“In our country, woman is the mother of the land. She’s the one who unites everyone. So, if you want to kill the country, you kill a woman. You remove all her genital area and that’s how you take the country’s power (…)”

The results of this report show there are various socio-cultural, economic, and religious factors motivating or deterring the practice of FGM/C. For example, in the Democratic Republic of Congo– the number one source country for study participants – FGM/C is used as a weapon of war. Other motivating factors include concerns about purity, honour, sexuality, family/social cohesion, and cultural identity. In contrast, reasons for opposing the practice included pain endured, violations of human rights, and concerns about women’s health, safety, and sexual pleasure. Notably, all but one participant disapproved of the practice.

While this study finds that some women who had themselves been cut are now opposed to having it happen to their daughters, there are still girls at risk of FGM/C in Canada, particularly during “vacation cutting” in their country of origin, as indicated by several participants’ testimonies. Among participants, 73% thought there was a certain risk of “vacation cutting” for young girls. Even if the parents opposed the practice, there is a risk that upon a girl’s return to her country of origin, relatives or neighbours might include her during a cutting ceremony without her parents’ consent. Cutters may visit the village during specific ceremonial times and therefore will cut all the girls of a certain age at the same time.

The report highlights the following key considerations stemming directly from the results of the research:

Policy and program implications

This study emphasizes the need for additional research and interventions to address FGM/C in Canada. Its results point to specific needs for women and girls who have experienced FGM/C. These include specialized health and psychosocial care, underpinned by culturally sensitive policies and programs to prevent the continuance of FGM/C in Canada. To be effective, these intervention approaches require collaboration and coordination from a range of stakeholders, including government officials, healthcare professionals, school personnel, educators, community workers, and religious leaders.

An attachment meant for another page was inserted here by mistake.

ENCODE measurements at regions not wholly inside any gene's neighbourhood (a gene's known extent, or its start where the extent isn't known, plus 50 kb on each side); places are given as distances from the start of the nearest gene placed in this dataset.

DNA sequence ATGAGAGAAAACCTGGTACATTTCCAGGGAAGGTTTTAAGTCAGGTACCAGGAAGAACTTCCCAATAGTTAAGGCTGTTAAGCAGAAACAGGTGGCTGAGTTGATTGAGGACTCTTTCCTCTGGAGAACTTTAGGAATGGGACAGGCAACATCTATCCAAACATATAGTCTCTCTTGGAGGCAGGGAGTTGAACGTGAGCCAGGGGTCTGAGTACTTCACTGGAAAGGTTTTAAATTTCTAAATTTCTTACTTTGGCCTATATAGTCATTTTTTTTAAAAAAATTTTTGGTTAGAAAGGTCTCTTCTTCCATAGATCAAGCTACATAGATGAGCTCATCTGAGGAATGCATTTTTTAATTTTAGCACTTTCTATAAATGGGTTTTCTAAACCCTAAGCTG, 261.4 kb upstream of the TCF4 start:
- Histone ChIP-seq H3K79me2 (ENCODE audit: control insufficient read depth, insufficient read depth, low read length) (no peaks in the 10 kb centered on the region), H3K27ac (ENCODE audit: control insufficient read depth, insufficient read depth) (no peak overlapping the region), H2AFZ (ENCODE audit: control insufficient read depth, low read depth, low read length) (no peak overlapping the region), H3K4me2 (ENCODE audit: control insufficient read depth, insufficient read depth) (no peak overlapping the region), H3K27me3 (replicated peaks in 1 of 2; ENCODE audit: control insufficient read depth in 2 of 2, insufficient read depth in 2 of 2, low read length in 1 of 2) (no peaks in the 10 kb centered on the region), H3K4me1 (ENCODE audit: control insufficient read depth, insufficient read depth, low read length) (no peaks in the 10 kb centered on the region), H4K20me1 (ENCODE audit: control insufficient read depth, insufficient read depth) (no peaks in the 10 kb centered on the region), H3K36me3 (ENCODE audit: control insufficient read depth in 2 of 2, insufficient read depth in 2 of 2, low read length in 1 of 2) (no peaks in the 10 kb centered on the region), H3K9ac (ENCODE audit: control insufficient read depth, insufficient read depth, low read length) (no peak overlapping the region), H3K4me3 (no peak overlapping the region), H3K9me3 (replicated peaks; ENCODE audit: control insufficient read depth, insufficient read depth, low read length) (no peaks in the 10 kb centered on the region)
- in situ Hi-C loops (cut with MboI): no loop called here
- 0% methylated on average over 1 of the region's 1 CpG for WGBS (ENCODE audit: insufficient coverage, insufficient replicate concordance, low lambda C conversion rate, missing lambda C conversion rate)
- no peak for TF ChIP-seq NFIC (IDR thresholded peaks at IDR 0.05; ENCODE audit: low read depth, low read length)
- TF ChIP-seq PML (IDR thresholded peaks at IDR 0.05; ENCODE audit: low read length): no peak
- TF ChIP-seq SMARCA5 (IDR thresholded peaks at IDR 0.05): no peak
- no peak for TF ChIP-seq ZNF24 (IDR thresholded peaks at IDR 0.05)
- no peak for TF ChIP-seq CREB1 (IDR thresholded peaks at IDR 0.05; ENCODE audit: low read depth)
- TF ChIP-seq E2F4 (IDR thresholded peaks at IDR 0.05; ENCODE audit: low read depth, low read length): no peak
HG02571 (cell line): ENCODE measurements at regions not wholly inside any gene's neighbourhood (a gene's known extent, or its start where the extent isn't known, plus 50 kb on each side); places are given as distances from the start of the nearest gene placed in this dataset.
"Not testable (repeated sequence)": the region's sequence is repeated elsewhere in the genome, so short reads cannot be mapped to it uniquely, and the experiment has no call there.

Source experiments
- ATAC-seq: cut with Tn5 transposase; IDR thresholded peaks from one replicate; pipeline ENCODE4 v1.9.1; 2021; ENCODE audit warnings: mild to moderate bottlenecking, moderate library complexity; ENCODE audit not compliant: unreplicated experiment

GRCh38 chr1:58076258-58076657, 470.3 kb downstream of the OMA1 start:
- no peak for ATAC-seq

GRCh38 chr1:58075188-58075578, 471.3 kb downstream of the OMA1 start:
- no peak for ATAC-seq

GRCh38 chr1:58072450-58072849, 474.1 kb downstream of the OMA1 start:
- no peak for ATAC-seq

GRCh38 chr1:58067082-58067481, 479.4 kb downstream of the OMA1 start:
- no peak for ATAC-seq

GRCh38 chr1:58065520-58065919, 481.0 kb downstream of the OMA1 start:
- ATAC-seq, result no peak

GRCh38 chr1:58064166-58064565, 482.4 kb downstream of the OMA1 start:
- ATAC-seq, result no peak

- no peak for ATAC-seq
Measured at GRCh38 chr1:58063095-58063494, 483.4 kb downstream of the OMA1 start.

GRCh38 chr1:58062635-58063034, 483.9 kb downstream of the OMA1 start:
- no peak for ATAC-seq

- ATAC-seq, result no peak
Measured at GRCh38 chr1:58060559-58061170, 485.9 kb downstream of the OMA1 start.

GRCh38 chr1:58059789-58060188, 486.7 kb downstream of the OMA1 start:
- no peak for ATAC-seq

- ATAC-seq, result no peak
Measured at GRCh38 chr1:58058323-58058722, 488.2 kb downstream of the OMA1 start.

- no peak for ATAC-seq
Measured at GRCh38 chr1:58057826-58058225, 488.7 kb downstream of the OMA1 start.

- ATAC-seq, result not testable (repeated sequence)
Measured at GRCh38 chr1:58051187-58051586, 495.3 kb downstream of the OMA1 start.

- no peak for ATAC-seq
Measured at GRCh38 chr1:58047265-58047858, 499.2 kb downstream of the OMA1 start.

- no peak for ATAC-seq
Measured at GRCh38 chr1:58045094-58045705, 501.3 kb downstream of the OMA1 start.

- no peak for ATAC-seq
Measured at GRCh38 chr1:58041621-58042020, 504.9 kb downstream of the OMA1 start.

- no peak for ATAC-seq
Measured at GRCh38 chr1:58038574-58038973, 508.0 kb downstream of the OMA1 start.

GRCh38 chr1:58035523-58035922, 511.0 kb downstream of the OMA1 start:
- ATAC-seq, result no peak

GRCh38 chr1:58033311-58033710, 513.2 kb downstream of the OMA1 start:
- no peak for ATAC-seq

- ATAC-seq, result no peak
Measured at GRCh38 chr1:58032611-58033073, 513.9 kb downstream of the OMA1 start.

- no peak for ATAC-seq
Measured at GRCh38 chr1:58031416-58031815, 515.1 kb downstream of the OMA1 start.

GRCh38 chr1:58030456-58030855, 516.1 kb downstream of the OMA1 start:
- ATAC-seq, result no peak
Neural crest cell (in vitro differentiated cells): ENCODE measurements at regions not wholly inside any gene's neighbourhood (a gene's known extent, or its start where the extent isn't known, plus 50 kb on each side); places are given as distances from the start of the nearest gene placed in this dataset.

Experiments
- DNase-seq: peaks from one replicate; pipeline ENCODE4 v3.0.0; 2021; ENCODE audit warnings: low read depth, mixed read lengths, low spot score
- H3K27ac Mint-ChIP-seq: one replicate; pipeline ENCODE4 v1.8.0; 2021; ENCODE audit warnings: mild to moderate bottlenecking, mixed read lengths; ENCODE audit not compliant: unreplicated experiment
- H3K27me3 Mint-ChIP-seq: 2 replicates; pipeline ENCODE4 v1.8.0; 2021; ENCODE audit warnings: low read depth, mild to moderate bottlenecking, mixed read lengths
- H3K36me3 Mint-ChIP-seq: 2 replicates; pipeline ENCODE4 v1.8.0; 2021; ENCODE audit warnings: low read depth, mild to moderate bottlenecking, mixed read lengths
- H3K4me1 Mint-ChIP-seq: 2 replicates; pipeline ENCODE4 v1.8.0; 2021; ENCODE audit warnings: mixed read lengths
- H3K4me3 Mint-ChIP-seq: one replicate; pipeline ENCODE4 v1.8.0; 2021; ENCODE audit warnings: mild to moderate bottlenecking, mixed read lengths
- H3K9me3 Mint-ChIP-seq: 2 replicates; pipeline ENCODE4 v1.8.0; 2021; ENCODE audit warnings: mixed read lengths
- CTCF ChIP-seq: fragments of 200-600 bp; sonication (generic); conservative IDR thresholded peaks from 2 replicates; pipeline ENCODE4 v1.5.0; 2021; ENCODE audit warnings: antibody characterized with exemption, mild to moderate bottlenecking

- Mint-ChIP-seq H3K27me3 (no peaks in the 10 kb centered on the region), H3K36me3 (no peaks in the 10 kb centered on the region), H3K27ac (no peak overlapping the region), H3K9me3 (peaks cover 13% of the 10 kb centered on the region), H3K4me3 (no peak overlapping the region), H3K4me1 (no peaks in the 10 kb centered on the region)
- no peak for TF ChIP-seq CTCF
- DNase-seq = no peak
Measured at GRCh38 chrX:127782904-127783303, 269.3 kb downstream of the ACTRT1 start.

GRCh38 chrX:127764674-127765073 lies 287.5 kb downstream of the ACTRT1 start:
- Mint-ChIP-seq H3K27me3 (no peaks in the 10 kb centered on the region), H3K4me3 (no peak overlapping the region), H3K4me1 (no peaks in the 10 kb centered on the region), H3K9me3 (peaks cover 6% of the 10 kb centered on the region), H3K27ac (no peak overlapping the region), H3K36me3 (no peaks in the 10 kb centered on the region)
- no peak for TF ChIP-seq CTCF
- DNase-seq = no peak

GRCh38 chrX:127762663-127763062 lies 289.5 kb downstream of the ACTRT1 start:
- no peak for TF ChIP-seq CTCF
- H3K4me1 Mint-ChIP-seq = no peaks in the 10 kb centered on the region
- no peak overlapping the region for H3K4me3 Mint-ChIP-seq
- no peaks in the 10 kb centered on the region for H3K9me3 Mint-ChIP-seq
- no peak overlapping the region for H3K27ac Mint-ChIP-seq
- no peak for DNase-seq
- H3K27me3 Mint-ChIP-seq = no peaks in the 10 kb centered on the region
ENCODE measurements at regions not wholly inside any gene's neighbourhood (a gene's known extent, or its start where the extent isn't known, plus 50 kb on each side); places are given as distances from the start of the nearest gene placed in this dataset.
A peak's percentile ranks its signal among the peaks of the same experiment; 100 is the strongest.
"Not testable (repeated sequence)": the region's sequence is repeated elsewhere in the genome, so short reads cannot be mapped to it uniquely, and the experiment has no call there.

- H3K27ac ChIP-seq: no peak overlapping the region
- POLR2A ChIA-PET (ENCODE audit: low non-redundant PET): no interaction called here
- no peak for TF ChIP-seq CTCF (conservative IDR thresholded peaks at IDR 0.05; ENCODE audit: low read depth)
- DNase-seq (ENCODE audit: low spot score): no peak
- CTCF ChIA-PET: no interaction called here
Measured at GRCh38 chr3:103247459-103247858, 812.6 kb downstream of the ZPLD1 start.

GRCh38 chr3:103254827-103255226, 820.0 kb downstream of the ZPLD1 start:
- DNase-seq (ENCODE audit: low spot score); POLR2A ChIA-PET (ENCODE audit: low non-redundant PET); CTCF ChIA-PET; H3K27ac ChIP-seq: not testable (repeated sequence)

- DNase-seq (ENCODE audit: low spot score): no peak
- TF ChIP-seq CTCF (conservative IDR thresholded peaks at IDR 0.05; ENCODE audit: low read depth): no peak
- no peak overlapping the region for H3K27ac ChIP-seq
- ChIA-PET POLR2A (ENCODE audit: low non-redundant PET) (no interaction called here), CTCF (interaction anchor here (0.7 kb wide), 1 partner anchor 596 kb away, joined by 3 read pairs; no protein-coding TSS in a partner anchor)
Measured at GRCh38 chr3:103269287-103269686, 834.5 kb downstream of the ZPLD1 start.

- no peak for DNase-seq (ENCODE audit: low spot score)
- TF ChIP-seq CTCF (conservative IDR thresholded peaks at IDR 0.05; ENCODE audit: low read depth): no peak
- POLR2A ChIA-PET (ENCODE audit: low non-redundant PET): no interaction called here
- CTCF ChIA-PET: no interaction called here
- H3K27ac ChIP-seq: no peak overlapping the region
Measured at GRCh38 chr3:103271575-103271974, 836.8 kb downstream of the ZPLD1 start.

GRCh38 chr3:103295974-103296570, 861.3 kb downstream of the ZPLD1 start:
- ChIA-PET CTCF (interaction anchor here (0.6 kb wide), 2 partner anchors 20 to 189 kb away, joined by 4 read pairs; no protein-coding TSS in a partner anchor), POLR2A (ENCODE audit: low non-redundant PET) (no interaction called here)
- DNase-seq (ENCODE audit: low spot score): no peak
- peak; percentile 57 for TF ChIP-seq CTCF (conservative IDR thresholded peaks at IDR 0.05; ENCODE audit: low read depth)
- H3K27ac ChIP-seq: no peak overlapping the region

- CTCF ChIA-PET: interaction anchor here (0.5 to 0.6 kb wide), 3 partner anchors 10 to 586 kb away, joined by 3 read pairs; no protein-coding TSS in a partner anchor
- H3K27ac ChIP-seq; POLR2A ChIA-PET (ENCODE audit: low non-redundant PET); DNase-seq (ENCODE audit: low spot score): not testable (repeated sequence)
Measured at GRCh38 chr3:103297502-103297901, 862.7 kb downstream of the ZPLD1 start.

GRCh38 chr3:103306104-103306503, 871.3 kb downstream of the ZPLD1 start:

There is a growing body of research pointing to the need for culturally adapted therapeutic modalities, particularly with trauma survivors. Initiatives such as the Loba Association for women from Democratic Republic of the Congo who survived FGM/C as a weapon of war or the drum and dance Talking Circles for survivors of the Rwanda genocide have shown positive therapeutic results. The Society of Obstetricians and Gynecologists of Canada or SOGC started offering a clinical practice guideline on FGM/C in 2020. The participants expressed a wish to be involved in FGM/C awareness raising and prevention and education initiatives.

Support from governments is needed for community-based initiatives aimed at awareness-raising and prevention on FGM/C, as well as for women and girls affected by FGM/C, and for coordination among these initiatives. Community organizations and agencies that serve African communities (particularly women and girls who have experienced FGM/C) would benefit from funding that would respond to their needs and provide continued support.

The study recommends that materials for awareness campaigns and engagement with survivors use culturally sensitive contexts and terminologies. Survivors must also be consulted on the development of these products. Echoing the results of other studies, this report finds that women and girls who have experienced FGM/C expressed concerns about racism and discrimination as a result of their FGM/C status. These concerns should be addressed in the design and delivery of policies and programs, action plans, and research.